DETROIT — Federal and state officials said Monday they have approved a fix for 38,000 Volkswagen, Audi and Porsche sport utility vehicles with diesel engines that were cheating on emissions tests.
The approval brings German automaker Volkswagen AG closer to resolving a costly and embarrassing scandal that began two years ago, when the company admitted that more than 550,000 vehicles in the U.S. — and 11 million worldwide — were designed to cheat on emissions tests. The vehicles have software that turns on emissions controls during testing but turns them off in everyday driving.
The U.S. Environmental Protection Agency and the California Air Resources Board had to approve the fix under a $1.2 billion settlement approved by a federal judge this spring. The most recent fix applies to 3-liter diesels in 2013-2016 models of the Volkswagen Touareg and Porsche Cayenne and the 2015 Audi Q7.
Volkswagen will contact owners about the fix. Dealers will update the software in all of the vehicles and modify hardware in some of them for free. Owners also will receive compensation of between $7,039 and $16,114.
Once complete, Volkswagen will have repaired or bought back most of the U.S. diesels involved in the scandal.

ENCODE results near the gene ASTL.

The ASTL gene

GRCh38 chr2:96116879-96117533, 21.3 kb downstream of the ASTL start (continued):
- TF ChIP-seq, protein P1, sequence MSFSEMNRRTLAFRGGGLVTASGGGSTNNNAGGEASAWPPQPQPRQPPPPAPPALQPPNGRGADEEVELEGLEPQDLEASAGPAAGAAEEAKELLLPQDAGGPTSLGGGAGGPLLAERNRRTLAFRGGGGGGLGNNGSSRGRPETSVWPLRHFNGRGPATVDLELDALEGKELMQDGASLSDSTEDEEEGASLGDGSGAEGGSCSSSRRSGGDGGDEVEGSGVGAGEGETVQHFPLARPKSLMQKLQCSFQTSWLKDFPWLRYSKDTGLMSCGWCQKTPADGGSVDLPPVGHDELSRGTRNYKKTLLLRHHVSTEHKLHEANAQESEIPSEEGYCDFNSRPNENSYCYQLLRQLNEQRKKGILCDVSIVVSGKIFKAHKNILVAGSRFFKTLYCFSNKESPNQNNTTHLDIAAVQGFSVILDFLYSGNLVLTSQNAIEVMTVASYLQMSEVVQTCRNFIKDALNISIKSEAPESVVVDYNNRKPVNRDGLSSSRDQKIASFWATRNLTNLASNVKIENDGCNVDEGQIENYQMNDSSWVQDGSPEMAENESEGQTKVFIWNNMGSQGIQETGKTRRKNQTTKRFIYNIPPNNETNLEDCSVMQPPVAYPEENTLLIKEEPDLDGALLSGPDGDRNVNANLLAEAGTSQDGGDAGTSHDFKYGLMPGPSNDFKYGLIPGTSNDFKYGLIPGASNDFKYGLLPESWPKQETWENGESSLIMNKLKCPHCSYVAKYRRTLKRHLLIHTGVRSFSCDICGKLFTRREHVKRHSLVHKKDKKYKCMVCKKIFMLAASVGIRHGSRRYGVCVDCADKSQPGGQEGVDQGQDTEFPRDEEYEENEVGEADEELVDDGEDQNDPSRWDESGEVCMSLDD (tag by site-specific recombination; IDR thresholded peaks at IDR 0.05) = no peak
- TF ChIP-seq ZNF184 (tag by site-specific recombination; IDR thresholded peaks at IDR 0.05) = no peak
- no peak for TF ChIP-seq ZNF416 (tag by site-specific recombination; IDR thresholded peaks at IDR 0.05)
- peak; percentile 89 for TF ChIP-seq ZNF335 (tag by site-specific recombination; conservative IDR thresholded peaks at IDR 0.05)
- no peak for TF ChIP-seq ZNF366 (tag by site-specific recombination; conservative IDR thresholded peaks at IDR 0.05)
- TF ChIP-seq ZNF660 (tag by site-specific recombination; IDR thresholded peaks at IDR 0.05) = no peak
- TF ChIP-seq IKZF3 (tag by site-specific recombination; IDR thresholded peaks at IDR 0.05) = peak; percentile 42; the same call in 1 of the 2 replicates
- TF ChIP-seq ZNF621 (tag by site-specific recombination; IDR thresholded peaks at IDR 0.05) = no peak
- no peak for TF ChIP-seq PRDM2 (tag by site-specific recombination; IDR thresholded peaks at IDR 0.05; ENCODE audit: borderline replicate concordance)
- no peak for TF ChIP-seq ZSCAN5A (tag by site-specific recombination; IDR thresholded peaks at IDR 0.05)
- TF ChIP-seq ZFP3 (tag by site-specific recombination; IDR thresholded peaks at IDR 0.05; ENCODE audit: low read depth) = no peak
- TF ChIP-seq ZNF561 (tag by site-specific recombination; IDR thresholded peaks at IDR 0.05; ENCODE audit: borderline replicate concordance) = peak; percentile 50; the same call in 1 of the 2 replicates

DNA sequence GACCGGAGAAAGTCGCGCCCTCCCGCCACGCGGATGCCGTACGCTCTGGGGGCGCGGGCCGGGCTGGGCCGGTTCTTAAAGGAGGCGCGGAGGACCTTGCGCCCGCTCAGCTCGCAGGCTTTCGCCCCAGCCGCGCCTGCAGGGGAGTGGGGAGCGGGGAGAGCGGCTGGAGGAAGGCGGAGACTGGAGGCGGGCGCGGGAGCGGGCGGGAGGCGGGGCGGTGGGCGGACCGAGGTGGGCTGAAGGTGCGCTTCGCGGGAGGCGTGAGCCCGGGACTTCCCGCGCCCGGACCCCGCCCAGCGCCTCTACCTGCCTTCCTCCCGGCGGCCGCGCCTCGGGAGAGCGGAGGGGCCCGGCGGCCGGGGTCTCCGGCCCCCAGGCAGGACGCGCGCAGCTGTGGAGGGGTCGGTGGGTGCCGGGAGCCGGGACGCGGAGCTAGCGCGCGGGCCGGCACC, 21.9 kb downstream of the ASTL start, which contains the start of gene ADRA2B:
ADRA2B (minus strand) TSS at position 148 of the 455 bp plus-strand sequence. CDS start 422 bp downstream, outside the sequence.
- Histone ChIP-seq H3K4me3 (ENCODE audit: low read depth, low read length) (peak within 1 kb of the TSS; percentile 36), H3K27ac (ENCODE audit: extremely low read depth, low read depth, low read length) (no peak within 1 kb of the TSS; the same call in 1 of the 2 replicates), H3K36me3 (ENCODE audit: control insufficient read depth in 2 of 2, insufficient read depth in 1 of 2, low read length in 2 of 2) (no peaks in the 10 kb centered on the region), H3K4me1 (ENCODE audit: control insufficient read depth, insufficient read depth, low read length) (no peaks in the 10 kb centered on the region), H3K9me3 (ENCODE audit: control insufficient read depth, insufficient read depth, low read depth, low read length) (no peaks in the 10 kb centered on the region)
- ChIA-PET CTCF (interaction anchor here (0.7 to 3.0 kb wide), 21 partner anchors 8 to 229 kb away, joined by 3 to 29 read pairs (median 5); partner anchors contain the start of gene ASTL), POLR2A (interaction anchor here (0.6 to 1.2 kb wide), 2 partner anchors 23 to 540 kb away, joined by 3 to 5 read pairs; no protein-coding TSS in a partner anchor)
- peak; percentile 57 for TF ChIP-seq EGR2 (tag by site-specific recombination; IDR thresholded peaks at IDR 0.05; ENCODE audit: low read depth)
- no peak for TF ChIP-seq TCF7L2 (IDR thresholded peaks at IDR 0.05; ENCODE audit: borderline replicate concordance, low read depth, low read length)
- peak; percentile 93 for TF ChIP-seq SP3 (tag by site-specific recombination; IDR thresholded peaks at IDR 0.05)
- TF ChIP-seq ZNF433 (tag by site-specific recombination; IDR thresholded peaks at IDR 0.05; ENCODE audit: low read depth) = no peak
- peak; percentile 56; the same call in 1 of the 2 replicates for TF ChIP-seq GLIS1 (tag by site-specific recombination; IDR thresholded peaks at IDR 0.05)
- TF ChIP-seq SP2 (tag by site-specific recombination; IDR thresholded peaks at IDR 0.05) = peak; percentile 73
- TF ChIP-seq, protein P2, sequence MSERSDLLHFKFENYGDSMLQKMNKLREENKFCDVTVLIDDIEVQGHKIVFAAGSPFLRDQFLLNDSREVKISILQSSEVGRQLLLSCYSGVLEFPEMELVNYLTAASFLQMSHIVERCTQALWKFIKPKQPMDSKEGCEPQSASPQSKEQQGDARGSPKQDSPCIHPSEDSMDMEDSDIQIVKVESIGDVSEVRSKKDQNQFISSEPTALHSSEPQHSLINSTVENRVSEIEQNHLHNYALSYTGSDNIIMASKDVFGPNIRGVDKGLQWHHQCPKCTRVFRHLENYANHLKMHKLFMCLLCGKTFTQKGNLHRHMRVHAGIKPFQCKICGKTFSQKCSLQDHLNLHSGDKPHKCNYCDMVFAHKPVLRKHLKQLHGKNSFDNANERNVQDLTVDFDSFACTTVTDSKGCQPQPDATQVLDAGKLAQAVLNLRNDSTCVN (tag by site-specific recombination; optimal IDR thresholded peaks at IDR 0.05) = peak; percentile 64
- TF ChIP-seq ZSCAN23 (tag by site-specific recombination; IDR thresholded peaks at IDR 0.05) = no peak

Here what you need to know about the Volkswagen fix:
— The 3-liter diesels are among the last of the vehicles Volkswagen must repair in the U.S.
— Last year, the company agreed to a nearly $15 billion settlement that required it to buy back or fix 475,000 2-liter diesel cars in the U.S.
— Volkswagen must still get approval for a 3-liter diesel fix in some versions of the Audi A6, A7 and A8 sedans and the Q5 SUV.
— It has already paid out more than $23 billion in U.S. fines and settlement costs and last month, it announced a $3 billion charge for buying back and retrofitting the 2-liter diesels.
— Volkswagen could have been on the hook for as much as $4 billion in vehicle buyback costs if the most recent fix hadn’t been approved by the EPA and California.
— Not all of the 3-liter diesels Volkswagen sold in the U.S. can be fixed. The automaker was required to buy back around 20,000 older vehicles with 3-liter diesels from the 2009-2012 model years because they couldn’t be repaired to meet pollution standards. Those owners also received compensation ranging from $7,755 to $13,880.
— The scandal has caused Volkswagen to rethink its diesel strategy and invest more in electric vehicles. It now plans to introduce more than 30 electric-powered vehicles by 2025 and sell 2 to 3 million of them per year. It’s also spending $2 billion to build electric charging stations in the U.S. as part of its settlements with the U.S. and California.